Naked Raku F12W05
Denis Licul and Emma Keiser
Saturday – Sunday, November 17-18, 10am – 4pm
Fee: $180 member; $200 non-member
In naked raku, the finished surface of a raku fired piece has no glaze. It is just a bare clay surface. There are several steps in the naked raku process. The bone-dry work is polished then bisque fired to a temperature between 1641°F and 1830°F. Next, parts of the bisqueware are covered first with a slip then a clear crackle glaze. The slip is used as a barrier between the clay surface and the glaze so that they will separate after firing. The piece is then low fired in the raku kiln. Once its surface starts to bubble and release gasses (usually between 1400°F and 1500°F), the pot is removed from the kiln and placed in a reduction chamber (metal bin) full of combustibles. After several minutes of reduction, the piece is pulled out from the bin, the slip/glaze layer peels off revealing a soft crackle finish stained into the surface. The pot is washed with water then allowed to dry. A coat of wax can be applied and the pot is then buffed to a high gloss.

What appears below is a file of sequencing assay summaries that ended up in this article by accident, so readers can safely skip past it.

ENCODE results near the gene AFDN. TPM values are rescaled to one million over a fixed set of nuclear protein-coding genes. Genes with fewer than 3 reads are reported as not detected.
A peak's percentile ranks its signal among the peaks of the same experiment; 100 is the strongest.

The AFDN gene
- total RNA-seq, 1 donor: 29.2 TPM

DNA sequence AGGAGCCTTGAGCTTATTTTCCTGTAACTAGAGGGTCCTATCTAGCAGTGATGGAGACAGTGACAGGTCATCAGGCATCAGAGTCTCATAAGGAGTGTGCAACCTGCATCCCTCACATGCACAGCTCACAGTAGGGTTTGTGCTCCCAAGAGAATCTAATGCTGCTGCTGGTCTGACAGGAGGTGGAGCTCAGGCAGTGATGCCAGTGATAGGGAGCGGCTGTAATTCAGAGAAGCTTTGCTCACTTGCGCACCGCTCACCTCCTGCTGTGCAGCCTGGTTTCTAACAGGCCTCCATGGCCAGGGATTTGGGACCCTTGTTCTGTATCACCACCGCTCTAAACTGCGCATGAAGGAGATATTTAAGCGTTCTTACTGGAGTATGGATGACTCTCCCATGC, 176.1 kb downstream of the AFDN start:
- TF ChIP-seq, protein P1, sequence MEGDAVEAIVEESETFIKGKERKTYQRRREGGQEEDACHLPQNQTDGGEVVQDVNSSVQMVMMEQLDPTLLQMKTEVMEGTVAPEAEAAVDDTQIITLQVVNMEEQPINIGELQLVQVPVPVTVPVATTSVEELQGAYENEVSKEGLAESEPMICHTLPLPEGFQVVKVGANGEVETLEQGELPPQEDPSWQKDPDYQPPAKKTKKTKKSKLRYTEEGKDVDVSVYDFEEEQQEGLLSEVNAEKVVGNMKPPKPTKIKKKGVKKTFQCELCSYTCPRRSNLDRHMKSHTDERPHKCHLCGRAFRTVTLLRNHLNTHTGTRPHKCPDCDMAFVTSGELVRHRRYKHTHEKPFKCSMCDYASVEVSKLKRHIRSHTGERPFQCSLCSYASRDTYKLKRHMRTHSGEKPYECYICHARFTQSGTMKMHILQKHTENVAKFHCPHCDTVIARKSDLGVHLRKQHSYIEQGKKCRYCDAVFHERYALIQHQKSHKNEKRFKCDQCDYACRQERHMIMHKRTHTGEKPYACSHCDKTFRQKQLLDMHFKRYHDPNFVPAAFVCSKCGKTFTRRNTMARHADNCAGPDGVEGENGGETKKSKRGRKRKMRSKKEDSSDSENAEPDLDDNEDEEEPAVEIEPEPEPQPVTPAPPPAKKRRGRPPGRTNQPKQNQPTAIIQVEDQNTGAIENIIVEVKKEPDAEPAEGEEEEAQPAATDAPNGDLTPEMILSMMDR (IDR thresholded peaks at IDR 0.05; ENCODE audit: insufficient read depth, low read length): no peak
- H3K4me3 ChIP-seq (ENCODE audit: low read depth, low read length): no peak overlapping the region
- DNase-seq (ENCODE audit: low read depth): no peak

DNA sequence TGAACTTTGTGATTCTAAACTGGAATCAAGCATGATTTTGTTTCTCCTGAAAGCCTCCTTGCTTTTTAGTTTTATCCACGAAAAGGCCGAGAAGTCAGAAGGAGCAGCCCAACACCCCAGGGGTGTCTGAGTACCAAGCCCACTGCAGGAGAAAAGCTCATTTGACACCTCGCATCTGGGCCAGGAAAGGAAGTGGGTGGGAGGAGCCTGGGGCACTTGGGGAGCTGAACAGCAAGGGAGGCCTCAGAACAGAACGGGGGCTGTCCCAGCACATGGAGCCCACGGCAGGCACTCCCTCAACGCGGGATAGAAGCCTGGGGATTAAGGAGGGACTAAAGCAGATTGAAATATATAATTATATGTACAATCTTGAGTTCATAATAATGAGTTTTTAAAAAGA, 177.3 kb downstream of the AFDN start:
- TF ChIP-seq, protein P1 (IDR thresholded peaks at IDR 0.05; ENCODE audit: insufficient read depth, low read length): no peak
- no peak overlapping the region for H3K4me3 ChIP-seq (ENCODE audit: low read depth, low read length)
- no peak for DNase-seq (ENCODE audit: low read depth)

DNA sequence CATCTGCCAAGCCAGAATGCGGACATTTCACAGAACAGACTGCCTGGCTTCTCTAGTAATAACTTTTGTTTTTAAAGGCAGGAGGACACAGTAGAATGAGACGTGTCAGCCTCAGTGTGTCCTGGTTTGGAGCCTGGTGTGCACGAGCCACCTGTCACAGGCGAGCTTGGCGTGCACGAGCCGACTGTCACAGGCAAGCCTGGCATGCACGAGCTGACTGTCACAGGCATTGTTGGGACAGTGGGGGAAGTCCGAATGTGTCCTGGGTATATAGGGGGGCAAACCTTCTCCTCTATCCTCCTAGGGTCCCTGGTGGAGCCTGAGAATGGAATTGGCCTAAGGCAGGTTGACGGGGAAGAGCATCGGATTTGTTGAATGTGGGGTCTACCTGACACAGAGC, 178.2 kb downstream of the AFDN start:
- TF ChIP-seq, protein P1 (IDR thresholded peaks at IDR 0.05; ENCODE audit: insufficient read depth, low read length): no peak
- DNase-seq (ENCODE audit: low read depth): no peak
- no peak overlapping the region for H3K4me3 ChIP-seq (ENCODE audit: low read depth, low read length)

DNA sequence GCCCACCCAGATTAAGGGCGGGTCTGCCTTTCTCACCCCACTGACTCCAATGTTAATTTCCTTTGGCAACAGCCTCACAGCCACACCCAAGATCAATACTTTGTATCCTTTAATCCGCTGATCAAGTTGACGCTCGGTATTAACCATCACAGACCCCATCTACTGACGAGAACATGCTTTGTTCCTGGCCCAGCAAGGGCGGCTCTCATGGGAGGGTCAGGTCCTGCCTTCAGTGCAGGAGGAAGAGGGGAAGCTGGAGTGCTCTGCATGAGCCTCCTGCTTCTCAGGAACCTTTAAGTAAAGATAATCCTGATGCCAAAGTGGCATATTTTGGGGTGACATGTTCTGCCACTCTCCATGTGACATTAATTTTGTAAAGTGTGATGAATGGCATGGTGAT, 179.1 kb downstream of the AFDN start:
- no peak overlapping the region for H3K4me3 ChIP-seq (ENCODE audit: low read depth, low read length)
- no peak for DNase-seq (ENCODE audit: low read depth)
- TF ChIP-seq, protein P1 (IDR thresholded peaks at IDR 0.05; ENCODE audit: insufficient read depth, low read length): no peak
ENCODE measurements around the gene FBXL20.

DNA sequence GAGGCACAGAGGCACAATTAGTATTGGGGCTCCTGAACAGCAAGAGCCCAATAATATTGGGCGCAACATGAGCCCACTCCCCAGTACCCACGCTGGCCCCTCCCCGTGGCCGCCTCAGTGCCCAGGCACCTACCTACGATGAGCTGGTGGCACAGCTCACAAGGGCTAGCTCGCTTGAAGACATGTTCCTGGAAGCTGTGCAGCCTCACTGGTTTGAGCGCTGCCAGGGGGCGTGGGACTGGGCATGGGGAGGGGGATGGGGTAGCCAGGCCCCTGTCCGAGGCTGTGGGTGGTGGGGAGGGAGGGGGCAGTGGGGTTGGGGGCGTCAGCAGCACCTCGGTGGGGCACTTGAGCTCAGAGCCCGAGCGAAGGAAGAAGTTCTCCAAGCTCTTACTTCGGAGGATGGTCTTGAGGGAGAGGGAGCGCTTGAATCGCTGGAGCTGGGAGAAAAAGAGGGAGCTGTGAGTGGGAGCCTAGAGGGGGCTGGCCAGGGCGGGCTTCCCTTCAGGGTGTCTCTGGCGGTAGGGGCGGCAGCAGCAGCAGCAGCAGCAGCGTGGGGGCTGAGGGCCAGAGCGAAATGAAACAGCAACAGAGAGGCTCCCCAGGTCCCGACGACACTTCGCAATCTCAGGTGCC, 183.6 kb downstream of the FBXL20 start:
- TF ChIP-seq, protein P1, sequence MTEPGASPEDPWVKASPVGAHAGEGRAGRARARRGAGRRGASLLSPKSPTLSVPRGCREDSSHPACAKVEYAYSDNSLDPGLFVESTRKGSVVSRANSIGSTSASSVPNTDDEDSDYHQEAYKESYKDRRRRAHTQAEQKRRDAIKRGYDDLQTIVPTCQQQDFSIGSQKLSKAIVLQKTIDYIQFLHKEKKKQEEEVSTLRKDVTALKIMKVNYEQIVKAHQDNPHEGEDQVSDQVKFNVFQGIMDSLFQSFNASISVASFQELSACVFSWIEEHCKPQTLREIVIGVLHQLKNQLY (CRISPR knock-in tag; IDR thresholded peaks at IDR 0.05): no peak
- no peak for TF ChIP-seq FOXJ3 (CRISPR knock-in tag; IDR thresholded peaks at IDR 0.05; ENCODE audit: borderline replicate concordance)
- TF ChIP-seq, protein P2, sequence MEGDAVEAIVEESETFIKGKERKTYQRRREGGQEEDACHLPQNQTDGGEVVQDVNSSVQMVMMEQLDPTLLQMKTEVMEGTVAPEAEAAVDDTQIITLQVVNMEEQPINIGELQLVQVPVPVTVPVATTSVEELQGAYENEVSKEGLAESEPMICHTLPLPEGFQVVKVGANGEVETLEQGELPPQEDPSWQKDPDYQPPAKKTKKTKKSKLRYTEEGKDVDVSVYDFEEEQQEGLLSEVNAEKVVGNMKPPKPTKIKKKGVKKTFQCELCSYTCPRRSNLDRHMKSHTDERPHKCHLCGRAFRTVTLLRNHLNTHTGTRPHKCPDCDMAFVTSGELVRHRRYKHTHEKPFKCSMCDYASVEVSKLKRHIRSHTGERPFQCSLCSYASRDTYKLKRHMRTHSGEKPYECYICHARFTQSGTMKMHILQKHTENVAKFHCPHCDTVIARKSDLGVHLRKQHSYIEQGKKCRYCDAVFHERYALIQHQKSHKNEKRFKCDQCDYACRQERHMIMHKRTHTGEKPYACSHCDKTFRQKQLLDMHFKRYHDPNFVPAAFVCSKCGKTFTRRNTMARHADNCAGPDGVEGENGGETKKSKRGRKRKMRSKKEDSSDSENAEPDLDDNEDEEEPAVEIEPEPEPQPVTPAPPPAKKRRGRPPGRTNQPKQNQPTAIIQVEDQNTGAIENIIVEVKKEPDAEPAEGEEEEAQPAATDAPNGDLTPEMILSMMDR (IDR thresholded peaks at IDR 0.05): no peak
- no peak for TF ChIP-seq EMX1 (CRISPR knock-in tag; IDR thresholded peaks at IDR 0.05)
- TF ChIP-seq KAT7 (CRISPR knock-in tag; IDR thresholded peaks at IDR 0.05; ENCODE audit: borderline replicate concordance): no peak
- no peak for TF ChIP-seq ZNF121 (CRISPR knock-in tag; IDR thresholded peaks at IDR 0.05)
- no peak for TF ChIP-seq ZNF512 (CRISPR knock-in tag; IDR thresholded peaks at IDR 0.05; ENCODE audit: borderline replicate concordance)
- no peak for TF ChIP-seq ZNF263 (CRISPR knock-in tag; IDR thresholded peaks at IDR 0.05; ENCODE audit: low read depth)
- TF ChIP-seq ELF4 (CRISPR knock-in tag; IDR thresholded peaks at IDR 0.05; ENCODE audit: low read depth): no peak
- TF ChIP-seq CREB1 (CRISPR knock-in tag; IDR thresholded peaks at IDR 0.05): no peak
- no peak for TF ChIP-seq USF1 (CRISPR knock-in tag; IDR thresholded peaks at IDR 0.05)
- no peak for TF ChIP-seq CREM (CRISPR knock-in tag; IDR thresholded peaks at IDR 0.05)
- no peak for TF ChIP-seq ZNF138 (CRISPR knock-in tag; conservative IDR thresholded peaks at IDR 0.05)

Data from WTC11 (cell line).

In this special Raku workshop, you will learn how to burnish greenware to best prepare the surface for the naked raku process. The students will be given hands-on practice to prepare their own pieces with masking materials, slip and glaze resists. On Sunday, the firing cycle will be discussed and the students will have the opportunity to prepare the reduction bins and fire their works. Amazement will come when each ceramic piece gets “naked.” Please bring 5-8 medium size bisqued pieces (raku clay, porcelain or stoneware).
Emma Kieser has worked with clay for more than 10 years, exploring a variety of techniques that includes slabs, coils, pinching, and throwing, with a focus on painting and treatments of matt surfaces. Her works are decorative rather than functional, embracing organic and ancient forms. During her research and exploration of smoke firing, she discovered the naked raku process, which has now become a loving passion. Emma has experimented with naked raku techniques for more than four years, and had the fortunate opportunity to train with three highly recognized naked raku experts, David Roberts (England), Allyson May (Bloomington, Indiana), and Wally Asselberghs (Belgium). Emma enjoys the intense focus and challenge of sanding and burnishing her pieces to create a liquid smooth finish, then applying treatments that she will remove after firing to reveal the magic created by the smoke and fire. Emma and the fire are a team: she surrenders her primed pieces to the fire’s alchemy, and trusts that the final results will bring surprise and wonder. She is rarely disappointed.
Denis Licul is a Croatian ceramic artist and exhibits internationally. She received her BFA in Fine Arts from the University in Rijeka, Croatia.